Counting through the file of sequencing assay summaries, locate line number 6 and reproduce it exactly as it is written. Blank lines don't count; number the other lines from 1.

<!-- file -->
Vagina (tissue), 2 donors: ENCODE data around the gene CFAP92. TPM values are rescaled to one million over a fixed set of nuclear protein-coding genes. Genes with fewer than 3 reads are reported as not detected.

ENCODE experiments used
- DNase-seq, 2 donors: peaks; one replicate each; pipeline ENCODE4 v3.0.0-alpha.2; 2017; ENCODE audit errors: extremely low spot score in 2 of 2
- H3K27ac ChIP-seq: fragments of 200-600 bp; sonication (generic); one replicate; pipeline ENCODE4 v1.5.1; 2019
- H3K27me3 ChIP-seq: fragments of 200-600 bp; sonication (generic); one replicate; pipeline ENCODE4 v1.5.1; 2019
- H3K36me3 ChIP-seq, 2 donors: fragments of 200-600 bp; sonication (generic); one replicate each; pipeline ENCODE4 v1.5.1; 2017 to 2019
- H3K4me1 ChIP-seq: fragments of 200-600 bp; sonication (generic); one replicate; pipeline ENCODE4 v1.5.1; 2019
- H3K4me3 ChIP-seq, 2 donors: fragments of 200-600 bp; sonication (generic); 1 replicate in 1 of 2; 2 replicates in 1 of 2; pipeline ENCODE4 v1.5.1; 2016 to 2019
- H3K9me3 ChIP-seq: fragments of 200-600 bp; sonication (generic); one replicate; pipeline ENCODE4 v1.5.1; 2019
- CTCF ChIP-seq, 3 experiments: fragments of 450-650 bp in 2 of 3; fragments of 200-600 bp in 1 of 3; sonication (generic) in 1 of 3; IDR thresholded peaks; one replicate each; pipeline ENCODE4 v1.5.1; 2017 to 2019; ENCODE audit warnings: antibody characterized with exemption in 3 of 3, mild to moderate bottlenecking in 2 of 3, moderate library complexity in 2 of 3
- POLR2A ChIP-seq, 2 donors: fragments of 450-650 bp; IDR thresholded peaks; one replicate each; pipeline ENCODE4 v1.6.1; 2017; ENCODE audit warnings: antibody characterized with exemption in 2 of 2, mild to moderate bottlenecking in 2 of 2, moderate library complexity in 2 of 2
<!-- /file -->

- H3K36me3 ChIP-seq, 2 donors: fragments of 200-600 bp; sonication (generic); one replicate each; pipeline ENCODE4 v1.5.1; 2017 to 2019